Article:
MILAN — Permira’s acquisition of Golden Goose was finalized on Tuesday and the Italian brand also confirmed the appointment of Maureen Chiquet as non-executive chair of the company.
The transaction was originally revealed in February, when the private equity fund succeeded in taking control of Golden Goose from Carlyle at a price that sources pegged at 1.28 billion euros. Carlyle retains a minority stake in the business.
Silvio Campara, chief executive officer of Golden Goose, praised Permira’s “expertise and knowledge of the consumer sector,” which “will be invaluable to us as we continue to grow and deliver our products to an increasingly global audience. The events of recent months haven’t changed our growth ambitions and we remain strongly convinced of the brand’s potential. As a testament to this, I’m proud to say that the management team have all reinvested their proceeds back into the company — the best and most tangible sign of how much we believe in the future success of Golden Goose and how united we are as a team.”
Campara also thanked Carlyle, which first invested in Golden Goose in 2017, “for their support over the years and we are delighted to be renewing this successful partnership. I am absolutely thrilled and honored to welcome Maureen to the Golden Goose family. She is an inspiration to all of us with her vision and experience.”
As reported last month, Chiquet was expected to succeed Patrizio di Marco, who remains a co-investor in the company. Under his watch, in two years Golden Goose doubled its revenues to 280 million euros.
“I think I first met Golden Goose probably toward the beginning of when the brand started and I was in L.A., and I saw a pair of cowboy boots,” Chiquet told WWD. “I thought they were some of the best looking cowboy boots I’d ever seen because they looked worn-in, lived-in and it usually takes years for boots to look like that. I thought what a great idea, to take such a classic style and have a twist on it, have it looked lived-in. I was really attracted to the product and several years later I noticed all these sneakers. It was a perfect twist on that retro classic style, with incredible high quality that you don’t usually see, that Italian craftsmanship, great materials, and amazing creativity in designs. I don’t think I ever saw a brand with so many creative designs.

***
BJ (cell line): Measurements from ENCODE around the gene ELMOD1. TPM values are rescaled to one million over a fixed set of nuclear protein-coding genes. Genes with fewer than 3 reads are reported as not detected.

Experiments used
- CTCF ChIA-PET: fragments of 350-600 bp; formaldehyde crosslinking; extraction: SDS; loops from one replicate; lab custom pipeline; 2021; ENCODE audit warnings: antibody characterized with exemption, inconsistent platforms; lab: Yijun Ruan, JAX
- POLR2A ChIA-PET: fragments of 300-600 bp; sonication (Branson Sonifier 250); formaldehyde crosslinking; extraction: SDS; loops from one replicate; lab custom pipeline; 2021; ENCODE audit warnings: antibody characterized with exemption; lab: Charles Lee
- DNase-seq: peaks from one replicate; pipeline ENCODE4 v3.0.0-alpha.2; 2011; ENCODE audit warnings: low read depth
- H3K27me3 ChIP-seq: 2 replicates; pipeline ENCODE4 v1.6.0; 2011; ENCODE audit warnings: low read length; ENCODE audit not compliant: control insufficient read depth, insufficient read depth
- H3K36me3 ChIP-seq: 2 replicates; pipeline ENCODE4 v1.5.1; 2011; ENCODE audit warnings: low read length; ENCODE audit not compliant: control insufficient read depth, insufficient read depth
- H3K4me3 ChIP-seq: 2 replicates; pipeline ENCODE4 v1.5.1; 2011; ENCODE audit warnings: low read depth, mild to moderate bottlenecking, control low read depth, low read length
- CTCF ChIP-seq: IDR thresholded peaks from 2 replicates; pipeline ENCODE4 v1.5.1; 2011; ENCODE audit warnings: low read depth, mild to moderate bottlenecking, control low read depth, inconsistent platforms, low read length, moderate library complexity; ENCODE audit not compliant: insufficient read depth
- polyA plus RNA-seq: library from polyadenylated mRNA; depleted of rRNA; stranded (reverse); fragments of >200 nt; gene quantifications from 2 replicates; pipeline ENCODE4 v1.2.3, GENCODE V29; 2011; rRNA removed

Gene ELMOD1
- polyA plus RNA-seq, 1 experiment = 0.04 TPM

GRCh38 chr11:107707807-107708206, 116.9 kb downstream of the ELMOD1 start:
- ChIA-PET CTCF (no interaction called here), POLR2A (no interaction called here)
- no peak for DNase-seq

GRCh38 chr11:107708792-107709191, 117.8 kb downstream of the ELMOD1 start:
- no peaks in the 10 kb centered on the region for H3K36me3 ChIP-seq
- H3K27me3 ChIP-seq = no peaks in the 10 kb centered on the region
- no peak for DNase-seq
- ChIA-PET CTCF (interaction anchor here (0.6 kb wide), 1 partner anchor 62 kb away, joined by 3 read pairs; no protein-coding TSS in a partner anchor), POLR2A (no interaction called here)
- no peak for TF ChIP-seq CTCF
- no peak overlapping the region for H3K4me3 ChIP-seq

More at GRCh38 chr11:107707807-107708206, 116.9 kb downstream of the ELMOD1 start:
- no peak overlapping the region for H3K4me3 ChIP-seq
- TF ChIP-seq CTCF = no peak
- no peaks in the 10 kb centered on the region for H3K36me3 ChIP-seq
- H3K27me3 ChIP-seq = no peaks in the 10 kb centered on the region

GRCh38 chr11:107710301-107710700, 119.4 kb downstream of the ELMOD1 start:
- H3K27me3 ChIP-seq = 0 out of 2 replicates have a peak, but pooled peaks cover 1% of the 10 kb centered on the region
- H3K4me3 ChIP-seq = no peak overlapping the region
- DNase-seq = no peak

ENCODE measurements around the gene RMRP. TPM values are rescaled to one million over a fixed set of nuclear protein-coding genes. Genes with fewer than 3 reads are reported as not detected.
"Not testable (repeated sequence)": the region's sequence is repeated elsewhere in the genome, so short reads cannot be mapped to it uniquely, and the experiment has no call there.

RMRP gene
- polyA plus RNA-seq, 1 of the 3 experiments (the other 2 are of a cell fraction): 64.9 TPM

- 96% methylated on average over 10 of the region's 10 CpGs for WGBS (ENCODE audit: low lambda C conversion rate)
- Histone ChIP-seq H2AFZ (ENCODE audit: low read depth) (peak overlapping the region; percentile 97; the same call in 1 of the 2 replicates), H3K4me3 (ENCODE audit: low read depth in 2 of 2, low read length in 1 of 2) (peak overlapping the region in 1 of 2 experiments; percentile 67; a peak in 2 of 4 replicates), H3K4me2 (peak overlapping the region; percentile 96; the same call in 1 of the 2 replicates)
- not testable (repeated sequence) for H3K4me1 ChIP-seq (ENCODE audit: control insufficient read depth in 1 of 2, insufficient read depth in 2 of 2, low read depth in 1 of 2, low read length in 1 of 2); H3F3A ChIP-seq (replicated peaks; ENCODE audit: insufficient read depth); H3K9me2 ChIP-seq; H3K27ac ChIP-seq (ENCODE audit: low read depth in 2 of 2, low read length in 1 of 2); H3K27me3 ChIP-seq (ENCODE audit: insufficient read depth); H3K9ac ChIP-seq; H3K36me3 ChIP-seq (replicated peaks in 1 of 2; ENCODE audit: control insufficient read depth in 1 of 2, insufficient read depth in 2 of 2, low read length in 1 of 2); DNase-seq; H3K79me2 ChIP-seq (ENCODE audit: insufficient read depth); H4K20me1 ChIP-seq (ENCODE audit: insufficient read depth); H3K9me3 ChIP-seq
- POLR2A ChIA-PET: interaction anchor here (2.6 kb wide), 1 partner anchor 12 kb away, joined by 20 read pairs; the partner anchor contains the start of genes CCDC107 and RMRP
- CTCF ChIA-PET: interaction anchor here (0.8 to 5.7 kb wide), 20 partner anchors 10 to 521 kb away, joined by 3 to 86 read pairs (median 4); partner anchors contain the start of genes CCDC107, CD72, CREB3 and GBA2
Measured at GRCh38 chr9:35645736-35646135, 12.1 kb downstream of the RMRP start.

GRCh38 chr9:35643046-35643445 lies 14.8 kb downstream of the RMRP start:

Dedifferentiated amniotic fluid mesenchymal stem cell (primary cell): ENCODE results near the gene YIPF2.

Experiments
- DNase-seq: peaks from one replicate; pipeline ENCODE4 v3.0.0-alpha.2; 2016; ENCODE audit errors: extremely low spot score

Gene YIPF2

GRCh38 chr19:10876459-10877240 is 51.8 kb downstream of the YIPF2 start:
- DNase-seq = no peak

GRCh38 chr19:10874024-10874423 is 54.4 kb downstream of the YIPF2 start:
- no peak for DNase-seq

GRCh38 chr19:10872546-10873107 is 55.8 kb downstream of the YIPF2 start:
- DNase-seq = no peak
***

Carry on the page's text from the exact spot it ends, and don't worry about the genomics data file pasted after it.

”I am a product person at heart and in addition to the product, the brand has a spirit of freedom, authenticity and individuality. You feel that if you put something on from Golden Goose, you can express who you are through what you are wearing and I also love that you can personalize so many of the products. That is a very contemporary and modern thing that I don’t think many brands are doing well but Golden Goose is doing it really right. It’s what customers want today, so for all these reasons I was drawn in.”
Chiquet was previously global chief executive officer of Chanel, leaving the company in 2016. She began her career with L’Oréal in France, later moved to San Francisco and rose through the ranks at The Gap as a merchant under the tutelage of Millard “Mickey” Drexler. She also helped launch Old Navy and was president of Banana Republic before being recruited for the Chanel post in 2003.